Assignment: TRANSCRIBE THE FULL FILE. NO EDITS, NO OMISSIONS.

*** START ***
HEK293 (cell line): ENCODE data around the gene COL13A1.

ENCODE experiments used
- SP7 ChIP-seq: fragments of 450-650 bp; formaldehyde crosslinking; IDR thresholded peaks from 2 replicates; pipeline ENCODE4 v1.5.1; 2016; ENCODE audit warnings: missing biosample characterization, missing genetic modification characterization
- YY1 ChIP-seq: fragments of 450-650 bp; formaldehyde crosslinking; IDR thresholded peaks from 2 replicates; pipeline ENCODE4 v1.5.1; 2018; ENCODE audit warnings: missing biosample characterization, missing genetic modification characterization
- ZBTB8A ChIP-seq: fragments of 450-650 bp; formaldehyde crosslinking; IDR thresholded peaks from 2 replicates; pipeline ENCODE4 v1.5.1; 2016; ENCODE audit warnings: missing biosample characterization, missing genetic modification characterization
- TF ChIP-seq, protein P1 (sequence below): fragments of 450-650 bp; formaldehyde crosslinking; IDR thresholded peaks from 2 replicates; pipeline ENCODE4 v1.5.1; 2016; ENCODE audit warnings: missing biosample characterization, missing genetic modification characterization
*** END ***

HEK293 (cell line): ENCODE data around the gene COL13A1.

ENCODE experiments used
- SP7 ChIP-seq: fragments of 450-650 bp; formaldehyde crosslinking; IDR thresholded peaks from 2 replicates; pipeline ENCODE4 v1.5.1; 2016; ENCODE audit warnings: missing biosample characterization, missing genetic modification characterization
- YY1 ChIP-seq: fragments of 450-650 bp; formaldehyde crosslinking; IDR thresholded peaks from 2 replicates; pipeline ENCODE4 v1.5.1; 2018; ENCODE audit warnings: missing biosample characterization, missing genetic modification characterization
- ZBTB8A ChIP-seq: fragments of 450-650 bp; formaldehyde crosslinking; IDR thresholded peaks from 2 replicates; pipeline ENCODE4 v1.5.1; 2016; ENCODE audit warnings: missing biosample characterization, missing genetic modification characterization
- TF ChIP-seq, protein P1 (sequence below): fragments of 450-650 bp; formaldehyde crosslinking; IDR thresholded peaks from 2 replicates; pipeline ENCODE4 v1.5.1; 2016; ENCODE audit warnings: missing biosample characterization, missing genetic modification characterization